Dear Dr Van …


My GORGEOUS little Mum has been trying to contact her surgeon for decades, just to thank him for saving her life back when she was a wee snapper of whips.

Today, she handed me a beautiful letter – complete with her own personal brand of “interesting” grammar. I’ve corrected her mistakes for the purposes of this blog, even though I love every last one of ’em. She wasn’t educated, you see, having been in hospital for most of her school years in the 1950s.

She missed out on so much, and yet, she has always given herself to others, often without a second thought. Kindness is like breathing to her – even though she does have a missing lung.

Please, folks – share, and share, and share. I would love this to go viral so that we might track down the surgeon whose name escapes my Mum. She calls him Dr Van something, although he may be a Mr…and if he has shuffled off this mortal coil, maybe we can find his son.

Here we go:

File 08-03-2017 19 14 12

Dear Dr Van

I have tried for years to find your full name because I often think of you. Let me explain. My name was PAT ROSSITER. While you were in Liverpool Fazakerley hospital in 1952/3, I met you and you told me your name – it was Dr Van Something… it was so long that we just called you Dr Van.

You removed half of my lung and my mother said you stayed by my bed for days until I came to, and she said the first thing I said to you was “you hurt me!” Mum was mad at me for being cheeky but you just laughed and gave me a big hug.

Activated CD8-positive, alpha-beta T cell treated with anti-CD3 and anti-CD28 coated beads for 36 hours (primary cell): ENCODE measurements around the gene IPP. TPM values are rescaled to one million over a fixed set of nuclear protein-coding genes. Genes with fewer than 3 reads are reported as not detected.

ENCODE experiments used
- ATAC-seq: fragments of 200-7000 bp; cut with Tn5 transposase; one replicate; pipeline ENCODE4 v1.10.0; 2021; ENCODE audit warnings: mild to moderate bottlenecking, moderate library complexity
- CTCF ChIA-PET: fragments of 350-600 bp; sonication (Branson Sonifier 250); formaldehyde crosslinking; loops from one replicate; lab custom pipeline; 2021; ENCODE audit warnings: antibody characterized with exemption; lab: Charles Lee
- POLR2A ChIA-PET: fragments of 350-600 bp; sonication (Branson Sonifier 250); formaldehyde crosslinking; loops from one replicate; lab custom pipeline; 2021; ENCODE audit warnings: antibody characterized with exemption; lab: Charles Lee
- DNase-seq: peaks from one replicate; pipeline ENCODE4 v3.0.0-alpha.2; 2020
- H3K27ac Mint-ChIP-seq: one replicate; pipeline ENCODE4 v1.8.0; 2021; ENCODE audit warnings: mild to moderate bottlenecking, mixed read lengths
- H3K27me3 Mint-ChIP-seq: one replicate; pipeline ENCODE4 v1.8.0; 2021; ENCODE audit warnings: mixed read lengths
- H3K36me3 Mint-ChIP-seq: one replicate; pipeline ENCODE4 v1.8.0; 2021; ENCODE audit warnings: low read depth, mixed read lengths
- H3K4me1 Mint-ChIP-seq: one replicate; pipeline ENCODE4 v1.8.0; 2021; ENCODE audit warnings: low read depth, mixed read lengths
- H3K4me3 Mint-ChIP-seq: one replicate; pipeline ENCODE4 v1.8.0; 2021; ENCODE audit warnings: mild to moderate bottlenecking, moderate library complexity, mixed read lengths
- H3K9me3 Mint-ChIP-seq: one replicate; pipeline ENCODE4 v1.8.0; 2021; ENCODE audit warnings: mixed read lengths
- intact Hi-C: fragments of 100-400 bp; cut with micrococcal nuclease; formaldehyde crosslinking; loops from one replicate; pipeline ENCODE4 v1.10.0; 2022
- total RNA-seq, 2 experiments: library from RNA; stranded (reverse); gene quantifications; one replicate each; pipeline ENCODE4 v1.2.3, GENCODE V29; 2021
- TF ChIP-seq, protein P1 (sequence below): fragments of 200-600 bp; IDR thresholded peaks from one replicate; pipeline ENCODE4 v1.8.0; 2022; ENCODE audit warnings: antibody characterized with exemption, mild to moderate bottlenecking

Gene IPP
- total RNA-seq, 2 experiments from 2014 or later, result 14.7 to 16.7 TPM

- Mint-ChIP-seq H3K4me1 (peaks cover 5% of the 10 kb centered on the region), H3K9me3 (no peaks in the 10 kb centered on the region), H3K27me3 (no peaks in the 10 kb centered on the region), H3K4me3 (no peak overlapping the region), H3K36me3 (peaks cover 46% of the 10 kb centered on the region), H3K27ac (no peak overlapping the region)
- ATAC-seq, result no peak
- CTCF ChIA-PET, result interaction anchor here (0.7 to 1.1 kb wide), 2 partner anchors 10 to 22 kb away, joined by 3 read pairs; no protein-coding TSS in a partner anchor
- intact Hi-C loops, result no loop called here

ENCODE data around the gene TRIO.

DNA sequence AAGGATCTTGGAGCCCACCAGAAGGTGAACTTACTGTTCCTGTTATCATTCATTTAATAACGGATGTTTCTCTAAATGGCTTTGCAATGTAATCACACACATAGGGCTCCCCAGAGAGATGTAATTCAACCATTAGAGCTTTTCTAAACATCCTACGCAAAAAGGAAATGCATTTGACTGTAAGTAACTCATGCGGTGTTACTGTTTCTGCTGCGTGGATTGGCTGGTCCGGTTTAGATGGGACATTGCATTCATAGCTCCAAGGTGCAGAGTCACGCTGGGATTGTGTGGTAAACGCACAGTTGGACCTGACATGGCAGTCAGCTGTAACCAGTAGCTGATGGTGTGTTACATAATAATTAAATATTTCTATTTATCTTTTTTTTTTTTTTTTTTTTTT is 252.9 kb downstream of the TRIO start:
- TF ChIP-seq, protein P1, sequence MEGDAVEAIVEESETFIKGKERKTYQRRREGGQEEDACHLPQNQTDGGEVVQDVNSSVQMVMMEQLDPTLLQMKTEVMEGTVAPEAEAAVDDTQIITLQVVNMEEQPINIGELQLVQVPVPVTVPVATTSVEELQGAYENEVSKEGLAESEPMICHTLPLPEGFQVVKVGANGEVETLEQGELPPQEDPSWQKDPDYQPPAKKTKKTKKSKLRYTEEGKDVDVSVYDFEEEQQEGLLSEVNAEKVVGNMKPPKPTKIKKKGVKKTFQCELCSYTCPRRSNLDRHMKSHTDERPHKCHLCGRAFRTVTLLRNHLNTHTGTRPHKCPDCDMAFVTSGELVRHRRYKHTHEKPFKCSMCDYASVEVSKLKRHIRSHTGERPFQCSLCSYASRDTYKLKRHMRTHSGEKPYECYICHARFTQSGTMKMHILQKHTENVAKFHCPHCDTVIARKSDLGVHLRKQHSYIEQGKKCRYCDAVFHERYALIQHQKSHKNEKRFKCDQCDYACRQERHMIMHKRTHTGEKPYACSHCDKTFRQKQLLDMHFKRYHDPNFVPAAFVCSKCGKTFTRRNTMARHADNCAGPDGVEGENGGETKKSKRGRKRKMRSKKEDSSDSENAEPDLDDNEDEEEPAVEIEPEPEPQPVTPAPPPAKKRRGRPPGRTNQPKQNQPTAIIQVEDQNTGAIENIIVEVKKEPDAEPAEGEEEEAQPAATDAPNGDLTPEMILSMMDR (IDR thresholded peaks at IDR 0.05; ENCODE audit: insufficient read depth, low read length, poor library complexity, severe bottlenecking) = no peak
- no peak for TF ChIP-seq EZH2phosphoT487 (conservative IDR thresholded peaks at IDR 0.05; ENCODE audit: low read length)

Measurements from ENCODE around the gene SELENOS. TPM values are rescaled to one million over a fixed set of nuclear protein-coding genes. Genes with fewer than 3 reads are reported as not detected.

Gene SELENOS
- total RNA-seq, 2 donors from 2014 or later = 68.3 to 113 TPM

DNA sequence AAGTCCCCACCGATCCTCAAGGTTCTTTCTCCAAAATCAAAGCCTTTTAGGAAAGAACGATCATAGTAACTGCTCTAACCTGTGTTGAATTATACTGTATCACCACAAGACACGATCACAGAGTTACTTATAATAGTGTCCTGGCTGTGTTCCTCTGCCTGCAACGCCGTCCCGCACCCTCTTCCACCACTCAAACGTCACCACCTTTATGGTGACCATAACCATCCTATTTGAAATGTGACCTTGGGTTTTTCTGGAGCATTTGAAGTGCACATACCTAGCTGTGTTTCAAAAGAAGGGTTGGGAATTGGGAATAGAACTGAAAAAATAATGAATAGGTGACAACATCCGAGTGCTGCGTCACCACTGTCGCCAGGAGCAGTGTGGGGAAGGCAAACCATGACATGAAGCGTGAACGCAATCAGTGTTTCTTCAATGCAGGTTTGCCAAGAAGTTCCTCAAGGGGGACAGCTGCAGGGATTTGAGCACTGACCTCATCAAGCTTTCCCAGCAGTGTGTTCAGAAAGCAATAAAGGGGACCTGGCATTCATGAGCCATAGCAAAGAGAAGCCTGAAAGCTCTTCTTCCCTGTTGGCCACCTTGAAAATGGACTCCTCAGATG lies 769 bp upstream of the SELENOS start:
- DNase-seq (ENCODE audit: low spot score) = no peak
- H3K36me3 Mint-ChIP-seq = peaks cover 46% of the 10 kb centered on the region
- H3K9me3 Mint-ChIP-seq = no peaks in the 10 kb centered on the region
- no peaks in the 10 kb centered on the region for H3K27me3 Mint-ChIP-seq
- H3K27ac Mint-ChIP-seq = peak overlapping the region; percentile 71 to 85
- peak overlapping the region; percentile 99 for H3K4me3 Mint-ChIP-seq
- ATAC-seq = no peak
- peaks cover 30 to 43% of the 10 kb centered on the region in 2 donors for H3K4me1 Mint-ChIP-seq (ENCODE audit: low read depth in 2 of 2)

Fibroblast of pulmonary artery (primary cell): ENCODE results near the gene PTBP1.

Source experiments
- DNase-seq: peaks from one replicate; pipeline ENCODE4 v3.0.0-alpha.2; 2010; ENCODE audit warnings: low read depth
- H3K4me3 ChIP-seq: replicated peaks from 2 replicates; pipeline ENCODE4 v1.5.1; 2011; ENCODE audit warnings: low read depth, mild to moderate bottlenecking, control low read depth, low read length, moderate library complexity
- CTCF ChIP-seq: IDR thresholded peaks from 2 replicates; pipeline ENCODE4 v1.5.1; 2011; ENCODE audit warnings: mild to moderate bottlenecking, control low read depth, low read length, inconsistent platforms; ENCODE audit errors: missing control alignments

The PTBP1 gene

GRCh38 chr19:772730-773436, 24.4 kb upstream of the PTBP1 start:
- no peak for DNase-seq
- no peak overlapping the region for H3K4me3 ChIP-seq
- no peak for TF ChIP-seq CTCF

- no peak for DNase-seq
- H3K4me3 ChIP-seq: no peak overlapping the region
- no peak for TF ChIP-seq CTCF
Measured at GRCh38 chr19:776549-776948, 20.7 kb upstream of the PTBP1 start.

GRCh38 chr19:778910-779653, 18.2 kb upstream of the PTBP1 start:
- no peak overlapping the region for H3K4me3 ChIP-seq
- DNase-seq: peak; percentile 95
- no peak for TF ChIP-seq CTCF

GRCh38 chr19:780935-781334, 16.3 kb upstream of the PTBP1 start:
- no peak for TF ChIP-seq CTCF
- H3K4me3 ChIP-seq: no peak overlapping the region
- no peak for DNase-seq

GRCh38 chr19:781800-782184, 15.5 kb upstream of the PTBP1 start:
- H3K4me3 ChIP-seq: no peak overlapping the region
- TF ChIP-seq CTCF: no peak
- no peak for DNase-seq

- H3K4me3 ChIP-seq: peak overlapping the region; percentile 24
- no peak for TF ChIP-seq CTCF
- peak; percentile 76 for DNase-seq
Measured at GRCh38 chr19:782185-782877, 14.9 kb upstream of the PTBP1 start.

That Christmas I was in a side ward with a friend, and not allowed in the big ward because of infection. But when you came, you brought your son with you – and I had never seen such a lot of lovely black hair. You and your son took me into the big ward to see the Christmas tree and your son gave me a comb. You didn’t know what it meant to me to have my very own comb in the hospital – the nurses used the same comb on everyone, and at home we only had one that the whole family used. Anyway, after a few minutes, we had to go back to the side ward.

I also remember you giving me pocket money each week to buy something when I got home.

When you came to take my stitches out you put them in a little bottle and said “when you feel down and upset, just look at these stitches and think ‘I was saved’.” I didn’t know what you meant at the time, but many times in the past years, I have done that and it has helped me to stop feeling sorry for myself and just get on with life. So a big THANK YOU.

After a few more weeks in the hospital I went home, and my parents were told that I could live until I was 14 years old. I am now 74 and have a husband and three children, and five wonderful grandchildren. My eldest son is a doctor of psychology and is a senior lecturer in Manchester University, and our second son is a senior universal computer engineer, and our daughter is a writer and editor. I also know she has helped lots of people including stopping them from [committing] suicide (she couldn’t have done that if you hadn’t saved me) so THANK YOU again.

Lots of love to you and your family from Pat Rossiter. 🙂 Smile – God loves you.



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